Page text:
‘The Square’ among early winners at DGAs
LOS ANGELES (AP) — “The Square” director Jehane Noujaim has won the documentary prize from the Directors Guild of America.
Noujaim was among the early honorees at Saturday’s ceremony honoring directors in film and television. “The Square,” which was acquired by subscription service Netflix last year, depicts the tumult of the Egyptian Revolution beginning in 2011.
“I’m very humbled and very grateful,” said Noujaim, whose previous documentaries include “Startup.com” and “Control Room.” ”This film is the most deeply personal film I’ve made, watching my country change before me when I never thought change was possible. It redefined my understanding of what was possible.”
The other early winners included:
— Comedy series: Beth McCarthy-Miller, “30 Rock.”
— Reality: Neil P. DeGroot, “72 Hours.”
— Variety: Glenn Weiss, 67th annual Tony Awards.
The awards could push David O. Russell’s con caper “American Hustle,” Steve McQueen’s historical epic “12 Years a Slave” and Alfonso Cuaron’s space saga “Gravity” into the Oscar forefront as the films have emerged in a close three-way tie over the past few weeks.
The tight race between Russell, McQueen and Cuaron “means that I am going to be sharing time with them quite a lot and that’s fun!” said Cuaron on the carpet before the 66th annual ceremony. “It has been a great celebration with your peers.”
Summing up the last few months, McQueen said awards season has been, “intense, pleasurable, stimulating and riveting.”
The DGAs could further complicate the race by choosing still-viable nominees Paul Greengrass (“Captain Phillips”) or Martin Scorsese (“The Wolf of Wall Street”) for its top honor—outstanding directorial achievement in a feature film.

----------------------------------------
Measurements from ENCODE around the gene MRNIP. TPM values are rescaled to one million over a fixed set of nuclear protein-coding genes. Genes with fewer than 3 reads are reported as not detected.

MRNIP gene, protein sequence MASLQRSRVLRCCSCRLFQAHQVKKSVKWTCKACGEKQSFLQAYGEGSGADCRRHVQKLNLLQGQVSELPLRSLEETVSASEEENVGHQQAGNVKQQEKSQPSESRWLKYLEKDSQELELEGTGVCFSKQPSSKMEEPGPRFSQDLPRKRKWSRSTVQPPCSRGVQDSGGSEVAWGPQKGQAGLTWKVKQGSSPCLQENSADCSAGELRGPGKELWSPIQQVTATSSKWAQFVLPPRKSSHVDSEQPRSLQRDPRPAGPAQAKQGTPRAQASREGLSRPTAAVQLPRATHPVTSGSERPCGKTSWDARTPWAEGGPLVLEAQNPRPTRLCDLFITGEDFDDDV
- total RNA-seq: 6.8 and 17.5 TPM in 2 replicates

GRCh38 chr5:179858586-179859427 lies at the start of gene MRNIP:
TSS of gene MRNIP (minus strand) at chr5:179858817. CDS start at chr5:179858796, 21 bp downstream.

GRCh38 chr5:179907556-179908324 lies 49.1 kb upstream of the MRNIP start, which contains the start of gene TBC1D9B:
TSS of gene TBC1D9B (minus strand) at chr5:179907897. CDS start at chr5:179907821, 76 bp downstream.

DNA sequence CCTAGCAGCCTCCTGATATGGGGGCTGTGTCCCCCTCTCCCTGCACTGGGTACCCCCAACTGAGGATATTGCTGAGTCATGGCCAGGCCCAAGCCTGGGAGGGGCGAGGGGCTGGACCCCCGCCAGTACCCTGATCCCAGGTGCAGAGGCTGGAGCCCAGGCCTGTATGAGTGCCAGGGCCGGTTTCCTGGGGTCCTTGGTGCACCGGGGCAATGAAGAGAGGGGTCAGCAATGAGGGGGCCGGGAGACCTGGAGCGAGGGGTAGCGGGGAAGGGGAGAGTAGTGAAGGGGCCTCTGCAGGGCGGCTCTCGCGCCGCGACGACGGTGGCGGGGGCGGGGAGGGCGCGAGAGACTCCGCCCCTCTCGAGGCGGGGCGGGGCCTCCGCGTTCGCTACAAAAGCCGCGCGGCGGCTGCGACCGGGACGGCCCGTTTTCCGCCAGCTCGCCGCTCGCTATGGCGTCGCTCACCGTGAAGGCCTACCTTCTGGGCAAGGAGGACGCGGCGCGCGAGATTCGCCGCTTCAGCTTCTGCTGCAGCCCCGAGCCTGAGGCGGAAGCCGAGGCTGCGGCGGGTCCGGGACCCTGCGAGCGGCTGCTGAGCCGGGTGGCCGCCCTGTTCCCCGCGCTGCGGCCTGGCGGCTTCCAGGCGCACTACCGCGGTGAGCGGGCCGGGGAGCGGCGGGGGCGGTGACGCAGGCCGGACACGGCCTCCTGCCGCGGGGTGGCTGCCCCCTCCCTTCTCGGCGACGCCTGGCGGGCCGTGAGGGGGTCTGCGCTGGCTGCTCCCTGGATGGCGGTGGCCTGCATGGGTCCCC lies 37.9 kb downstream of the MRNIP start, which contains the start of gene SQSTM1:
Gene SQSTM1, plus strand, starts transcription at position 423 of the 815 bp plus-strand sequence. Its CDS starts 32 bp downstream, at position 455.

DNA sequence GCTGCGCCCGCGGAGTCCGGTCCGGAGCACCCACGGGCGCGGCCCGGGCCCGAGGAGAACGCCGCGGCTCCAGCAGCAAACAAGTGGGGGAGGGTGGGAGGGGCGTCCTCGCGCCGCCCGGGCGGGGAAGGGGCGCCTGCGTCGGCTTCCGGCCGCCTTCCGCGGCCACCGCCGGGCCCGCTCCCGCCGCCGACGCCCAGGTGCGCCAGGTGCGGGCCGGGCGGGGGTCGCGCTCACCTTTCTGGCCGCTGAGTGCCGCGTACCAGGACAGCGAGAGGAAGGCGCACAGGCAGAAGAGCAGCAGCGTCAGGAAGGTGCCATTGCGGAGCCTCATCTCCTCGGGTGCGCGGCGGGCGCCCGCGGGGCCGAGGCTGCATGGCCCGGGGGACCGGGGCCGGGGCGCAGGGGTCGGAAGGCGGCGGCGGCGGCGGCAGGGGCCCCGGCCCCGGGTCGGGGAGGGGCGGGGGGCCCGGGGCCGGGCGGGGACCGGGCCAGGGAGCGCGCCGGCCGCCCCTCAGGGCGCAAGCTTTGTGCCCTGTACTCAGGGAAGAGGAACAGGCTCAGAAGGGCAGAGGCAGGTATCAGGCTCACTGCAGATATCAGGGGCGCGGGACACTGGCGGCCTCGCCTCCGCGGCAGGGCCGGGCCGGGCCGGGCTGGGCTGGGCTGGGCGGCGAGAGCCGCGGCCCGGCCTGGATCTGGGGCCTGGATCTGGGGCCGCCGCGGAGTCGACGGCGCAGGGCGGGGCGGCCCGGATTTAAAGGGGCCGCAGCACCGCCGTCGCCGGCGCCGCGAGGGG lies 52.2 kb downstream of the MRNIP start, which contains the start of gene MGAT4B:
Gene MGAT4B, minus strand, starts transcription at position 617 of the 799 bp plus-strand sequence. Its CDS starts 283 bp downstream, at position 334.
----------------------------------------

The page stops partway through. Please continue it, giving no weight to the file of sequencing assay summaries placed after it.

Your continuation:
But so far, the outcomes in this year’s Oscar derby make that unlikely.
The cast of “American Hustle” took home the award for outstanding performance at the Screen Actors Guild Awards last Saturday, just a week after it gained momentum from its best comedy win at the Golden Globes. Then last Sunday, the Producers Guild of America—a usually reliable Oscar bellwether—produced a tie between “12 Years a Slave” and “Gravity” for its top prize. Meanwhile, “American Hustle” and “Gravity” tied for a leading 10 Oscar nominations on Jan. 16, with “12 Years a Slave” close behind with nine. Each was nominated for best picture.
Other nominees for this year’s best picture Oscar include “Captain Phillips,” ”Dallas Buyers Club,” ”Her,” ”Nebraska,” ”Philomena” and “The Wolf of Wall Street.”
In the 65-year history of the DGAs, the winner has failed to also take home the best director Oscar only seven times. Ben Affleck won the guild award last year for “Argo” but was denied a best director nomination at the Oscars. However, like many DGA winners, “Argo” went on to win the best-picture prize at the Oscars.
The DGA and Oscar feature director contenders usually match up closely and this year is no exception, other than for Alexander Payne’s “Nebraska,” which received an Oscar bid, but was denied a DGA nod.
This year marks the first DGA nomination for McQueen and if he wins for “12 Years a Slave,” he would become the first black director to earn the guild’s feature film accolade.
Cuaron and Greengrass are also first-time DGA nominees.
Other than the Writer’s Guild Awards on Feb. 1, there are no major awards before the Oscars. Hollywood’s high season goes quiet for a few weeks as several thousand members of the motion picture academy have the last word with their balloting.
Jane Lynch is hosting Saturday night’s untelevised DGA awards with presenters including Sandra Bullock, Tom Hanks, Ben Affleck, Don Cheadle, Kerry Washington and Steve Coogan.
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